By Bruce Grover, Founder & Chief Strategist
In this series of articles, our founder explores the key principles that inspire our work translating purpose and vision into causes and change.
While I had volunteered in community building service for years, I will never forget when the Unity Principle finally hit me. I was leading a brand presentation with the executive team of a very large and well known public company. We’d booked an hour, but at the 20 minute mark the CEO turned to his colleagues and said, “This is terrific — and I think it aligns with the path we’ve laid to get into the top 3, right?” Everyone nodded. The CFO and CMO added a few tweaks. They thanked us and the room cleared.
My team was thrilled. We’d worked hard and presented a smart piece of work. But as we debriefed, I paused and asked, “How did they do that? How did they have that level of clarity and alignment?”
Fast forward a year, my wife and I were volunteering with a neighborhood junior youth group in Brooklyn. The dozen kids in our living room were working with a Hip Hop poet on lyrics, when they decided to have an open house performance. It happened fast. Again, I was left examining what had just happened and how these kids consulted so effectively that they made the decision in a few quick minutes.
This led me to one of the bigger “aha moments” I’ve had in nearly 30 years in this work: You can not have unity of action without unity of thought and vision.
Today, we identify this unity building work as our first principle of approach as we partner with clients to lay out a path for sustainable growth and authentic impact. Without unity of thought, vision and action, the best laid plans — gorgeous brands, communications and campaigns — will not achieve the desired outcomes over time. Disunity, on the other hand, is too expensive an alternative. It undermines progress, saps morale and squanders social capital. We’ve all lived with disunity of thought, vision and action. We suggest it’s time to try unity for a change.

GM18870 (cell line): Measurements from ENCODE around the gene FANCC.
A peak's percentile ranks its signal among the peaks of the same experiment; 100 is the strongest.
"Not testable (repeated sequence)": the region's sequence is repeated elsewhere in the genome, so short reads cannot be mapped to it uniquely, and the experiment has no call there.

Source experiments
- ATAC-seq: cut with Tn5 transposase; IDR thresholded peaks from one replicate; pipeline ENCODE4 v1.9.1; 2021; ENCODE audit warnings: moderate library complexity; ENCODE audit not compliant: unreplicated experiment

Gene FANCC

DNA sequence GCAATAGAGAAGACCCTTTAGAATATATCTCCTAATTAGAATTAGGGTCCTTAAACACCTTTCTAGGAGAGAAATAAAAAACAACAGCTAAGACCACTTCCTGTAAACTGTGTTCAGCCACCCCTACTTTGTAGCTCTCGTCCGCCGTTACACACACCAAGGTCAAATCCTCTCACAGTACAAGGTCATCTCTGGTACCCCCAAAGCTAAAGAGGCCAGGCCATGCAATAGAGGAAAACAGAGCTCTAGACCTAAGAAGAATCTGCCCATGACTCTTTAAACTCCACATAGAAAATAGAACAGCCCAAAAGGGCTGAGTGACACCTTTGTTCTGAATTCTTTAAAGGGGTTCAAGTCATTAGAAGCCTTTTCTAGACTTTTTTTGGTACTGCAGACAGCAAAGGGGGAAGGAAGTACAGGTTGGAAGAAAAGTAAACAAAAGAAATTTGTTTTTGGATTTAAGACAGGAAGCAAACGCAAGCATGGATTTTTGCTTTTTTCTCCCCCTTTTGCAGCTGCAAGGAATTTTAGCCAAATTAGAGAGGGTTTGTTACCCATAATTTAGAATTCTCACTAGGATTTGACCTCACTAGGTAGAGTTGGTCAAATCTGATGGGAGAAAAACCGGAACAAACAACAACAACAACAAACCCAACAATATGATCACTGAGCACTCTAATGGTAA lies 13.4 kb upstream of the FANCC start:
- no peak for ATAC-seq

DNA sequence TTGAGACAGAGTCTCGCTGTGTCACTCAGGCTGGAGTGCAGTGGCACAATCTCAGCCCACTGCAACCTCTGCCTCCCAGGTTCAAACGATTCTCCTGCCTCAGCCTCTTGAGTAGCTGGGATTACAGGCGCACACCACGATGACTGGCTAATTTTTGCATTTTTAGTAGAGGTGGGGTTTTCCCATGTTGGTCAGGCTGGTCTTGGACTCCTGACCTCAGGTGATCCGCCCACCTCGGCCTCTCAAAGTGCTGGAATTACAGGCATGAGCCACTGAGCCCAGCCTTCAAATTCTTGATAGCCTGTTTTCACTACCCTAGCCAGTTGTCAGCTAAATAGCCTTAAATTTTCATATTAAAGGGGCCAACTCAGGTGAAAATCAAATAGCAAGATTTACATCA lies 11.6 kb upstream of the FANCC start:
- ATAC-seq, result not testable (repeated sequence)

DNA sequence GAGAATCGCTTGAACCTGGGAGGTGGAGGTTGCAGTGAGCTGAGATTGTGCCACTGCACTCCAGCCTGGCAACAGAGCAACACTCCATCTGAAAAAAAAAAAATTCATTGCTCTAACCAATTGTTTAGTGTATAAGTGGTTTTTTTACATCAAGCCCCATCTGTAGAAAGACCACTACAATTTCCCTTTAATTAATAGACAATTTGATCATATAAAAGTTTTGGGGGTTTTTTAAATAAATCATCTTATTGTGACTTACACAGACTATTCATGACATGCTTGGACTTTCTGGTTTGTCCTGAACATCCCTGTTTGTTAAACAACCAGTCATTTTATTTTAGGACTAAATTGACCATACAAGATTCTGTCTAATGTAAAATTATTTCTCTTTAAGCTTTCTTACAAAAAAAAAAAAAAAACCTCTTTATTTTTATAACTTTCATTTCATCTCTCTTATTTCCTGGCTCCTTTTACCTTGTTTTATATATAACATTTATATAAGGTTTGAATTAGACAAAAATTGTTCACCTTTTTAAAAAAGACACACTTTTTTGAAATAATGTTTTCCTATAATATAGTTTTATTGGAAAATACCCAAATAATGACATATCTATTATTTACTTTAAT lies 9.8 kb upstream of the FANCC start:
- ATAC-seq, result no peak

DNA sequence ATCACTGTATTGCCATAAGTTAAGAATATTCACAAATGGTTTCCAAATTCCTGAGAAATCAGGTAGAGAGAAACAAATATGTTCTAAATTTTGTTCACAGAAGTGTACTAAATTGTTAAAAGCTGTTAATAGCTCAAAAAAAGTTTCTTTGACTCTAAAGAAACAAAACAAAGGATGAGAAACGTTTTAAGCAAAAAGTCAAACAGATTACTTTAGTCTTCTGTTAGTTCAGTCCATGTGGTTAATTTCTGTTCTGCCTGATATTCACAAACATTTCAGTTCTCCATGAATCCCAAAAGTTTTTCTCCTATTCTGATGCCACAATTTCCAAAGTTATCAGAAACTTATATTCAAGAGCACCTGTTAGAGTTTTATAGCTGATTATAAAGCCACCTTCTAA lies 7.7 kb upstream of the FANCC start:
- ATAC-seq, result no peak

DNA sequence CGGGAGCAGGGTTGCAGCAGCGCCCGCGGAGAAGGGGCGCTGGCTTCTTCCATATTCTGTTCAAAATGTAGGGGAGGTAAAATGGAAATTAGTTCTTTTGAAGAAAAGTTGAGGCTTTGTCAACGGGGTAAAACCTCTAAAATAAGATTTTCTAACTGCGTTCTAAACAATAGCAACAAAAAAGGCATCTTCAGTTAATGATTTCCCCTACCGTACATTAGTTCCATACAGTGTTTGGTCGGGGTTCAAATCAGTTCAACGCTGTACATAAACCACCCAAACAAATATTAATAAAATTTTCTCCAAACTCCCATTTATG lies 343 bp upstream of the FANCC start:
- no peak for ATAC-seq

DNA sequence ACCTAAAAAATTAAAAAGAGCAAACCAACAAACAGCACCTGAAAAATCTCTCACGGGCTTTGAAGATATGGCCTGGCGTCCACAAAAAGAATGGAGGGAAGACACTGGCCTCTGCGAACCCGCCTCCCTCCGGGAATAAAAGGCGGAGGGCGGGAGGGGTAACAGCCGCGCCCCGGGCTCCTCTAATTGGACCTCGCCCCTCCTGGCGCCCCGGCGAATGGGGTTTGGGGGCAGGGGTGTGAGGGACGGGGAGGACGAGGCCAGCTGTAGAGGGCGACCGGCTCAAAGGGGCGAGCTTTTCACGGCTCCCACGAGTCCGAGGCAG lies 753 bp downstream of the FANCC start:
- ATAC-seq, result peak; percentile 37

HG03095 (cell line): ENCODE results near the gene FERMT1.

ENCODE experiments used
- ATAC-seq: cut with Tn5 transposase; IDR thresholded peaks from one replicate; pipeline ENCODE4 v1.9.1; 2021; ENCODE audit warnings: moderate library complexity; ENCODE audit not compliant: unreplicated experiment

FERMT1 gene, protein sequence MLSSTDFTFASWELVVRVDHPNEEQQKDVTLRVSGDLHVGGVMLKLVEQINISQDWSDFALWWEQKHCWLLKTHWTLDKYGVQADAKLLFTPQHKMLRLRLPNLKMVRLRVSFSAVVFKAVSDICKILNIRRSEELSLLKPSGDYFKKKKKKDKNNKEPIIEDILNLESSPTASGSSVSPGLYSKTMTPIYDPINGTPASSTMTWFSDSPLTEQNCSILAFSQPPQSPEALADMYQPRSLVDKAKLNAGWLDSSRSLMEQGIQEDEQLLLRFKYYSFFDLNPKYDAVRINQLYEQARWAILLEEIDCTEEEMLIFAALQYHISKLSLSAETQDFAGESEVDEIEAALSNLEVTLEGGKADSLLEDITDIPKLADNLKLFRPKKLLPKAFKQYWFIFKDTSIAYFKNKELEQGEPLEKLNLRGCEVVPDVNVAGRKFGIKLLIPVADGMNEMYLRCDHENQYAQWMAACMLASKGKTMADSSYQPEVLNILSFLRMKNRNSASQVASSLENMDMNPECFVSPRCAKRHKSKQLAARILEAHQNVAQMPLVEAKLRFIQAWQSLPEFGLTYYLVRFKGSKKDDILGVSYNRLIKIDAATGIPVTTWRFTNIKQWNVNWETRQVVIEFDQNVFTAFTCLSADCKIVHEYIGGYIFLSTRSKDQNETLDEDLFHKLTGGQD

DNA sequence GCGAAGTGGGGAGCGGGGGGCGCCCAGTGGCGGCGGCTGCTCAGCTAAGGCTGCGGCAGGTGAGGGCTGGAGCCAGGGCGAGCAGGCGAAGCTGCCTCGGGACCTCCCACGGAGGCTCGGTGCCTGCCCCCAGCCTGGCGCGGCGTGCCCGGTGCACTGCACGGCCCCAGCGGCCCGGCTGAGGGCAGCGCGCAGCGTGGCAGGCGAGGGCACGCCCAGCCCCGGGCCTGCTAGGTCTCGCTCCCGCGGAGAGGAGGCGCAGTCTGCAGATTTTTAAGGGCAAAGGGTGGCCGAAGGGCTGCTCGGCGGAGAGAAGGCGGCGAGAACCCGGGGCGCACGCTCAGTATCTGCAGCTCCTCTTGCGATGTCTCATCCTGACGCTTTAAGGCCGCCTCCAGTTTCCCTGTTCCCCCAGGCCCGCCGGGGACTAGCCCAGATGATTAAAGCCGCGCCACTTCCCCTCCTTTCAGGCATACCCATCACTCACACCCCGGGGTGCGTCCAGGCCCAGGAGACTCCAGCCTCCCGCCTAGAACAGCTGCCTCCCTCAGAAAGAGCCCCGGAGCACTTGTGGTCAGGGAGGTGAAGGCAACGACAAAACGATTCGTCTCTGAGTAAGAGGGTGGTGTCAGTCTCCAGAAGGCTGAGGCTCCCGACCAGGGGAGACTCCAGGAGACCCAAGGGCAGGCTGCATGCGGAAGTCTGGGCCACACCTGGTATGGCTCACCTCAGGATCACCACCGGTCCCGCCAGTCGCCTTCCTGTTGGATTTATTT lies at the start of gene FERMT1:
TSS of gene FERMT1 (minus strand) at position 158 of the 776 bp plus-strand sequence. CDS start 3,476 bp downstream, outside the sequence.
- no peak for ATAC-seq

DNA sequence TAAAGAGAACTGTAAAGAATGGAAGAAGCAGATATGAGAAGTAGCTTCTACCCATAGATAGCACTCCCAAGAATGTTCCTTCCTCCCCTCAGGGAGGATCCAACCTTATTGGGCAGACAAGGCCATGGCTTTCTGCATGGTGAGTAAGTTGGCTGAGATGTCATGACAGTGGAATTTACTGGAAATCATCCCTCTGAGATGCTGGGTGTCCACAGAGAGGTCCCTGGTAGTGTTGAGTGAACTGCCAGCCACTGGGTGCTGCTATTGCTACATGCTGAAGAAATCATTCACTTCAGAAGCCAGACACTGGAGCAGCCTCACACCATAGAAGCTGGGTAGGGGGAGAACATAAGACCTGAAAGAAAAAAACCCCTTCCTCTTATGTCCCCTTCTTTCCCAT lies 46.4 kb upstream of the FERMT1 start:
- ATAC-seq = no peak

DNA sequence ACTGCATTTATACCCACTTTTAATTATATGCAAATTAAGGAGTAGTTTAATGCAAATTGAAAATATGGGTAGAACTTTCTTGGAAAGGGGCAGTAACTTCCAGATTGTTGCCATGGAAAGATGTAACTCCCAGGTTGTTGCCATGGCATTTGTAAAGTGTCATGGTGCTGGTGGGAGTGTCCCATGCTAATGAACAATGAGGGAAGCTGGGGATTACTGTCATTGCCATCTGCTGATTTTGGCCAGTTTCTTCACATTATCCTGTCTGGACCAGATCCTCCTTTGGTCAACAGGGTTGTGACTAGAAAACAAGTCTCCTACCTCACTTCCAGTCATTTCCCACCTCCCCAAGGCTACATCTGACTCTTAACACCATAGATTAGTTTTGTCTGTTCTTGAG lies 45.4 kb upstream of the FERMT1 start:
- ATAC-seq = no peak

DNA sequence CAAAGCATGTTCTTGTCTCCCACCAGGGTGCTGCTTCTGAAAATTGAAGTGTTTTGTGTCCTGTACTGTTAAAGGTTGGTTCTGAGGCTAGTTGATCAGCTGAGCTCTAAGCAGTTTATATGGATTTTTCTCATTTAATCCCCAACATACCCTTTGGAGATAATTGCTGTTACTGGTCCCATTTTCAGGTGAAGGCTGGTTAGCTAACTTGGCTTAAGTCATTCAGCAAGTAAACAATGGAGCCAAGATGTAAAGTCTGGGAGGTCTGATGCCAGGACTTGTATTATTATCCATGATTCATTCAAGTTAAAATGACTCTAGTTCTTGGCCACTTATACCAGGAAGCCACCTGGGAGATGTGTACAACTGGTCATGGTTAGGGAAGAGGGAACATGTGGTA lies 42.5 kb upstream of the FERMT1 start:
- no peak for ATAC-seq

We approach this work in three steps.
1. Unity of Thought: We bring key stakeholders together to explore the challenges, opportunities and lessons being learned. As we explore the what, why, how and who, we begin to coalesce around the big ideas — the guiding principles, strategic priorities and desired outcomes. Invariably, a vision of change begins to emerge.
2. Unity of Vision: With unity of thought in motion, we begin describing our vision of change. What is the world we seek to create? As a compelling vision statement takes shape, we ask: How do we rally our audiences to this vision? How do we collaborate with them to shape a shared and sustainable future?
3. Unity of Action: Building on our vision, we turn to the work of rallying audiences to the cause. We work through goals, audiences and the noise in the marketplace and to define the actions we can take to inform, inspire, and invite interaction at scale.
I remember talking with a leader at the large company where we had such a strong presentation a few years later. They became one of the Top 3 companies in their field. I believe that however innovative they were, however useful their products, programs and services were, what drove their growth was the time they took to achieve unity of thought, vision and action.
Essential to this work, of course, is putting people and purpose first. We explore this in our 2nd article in this series, the Purpose Principle.
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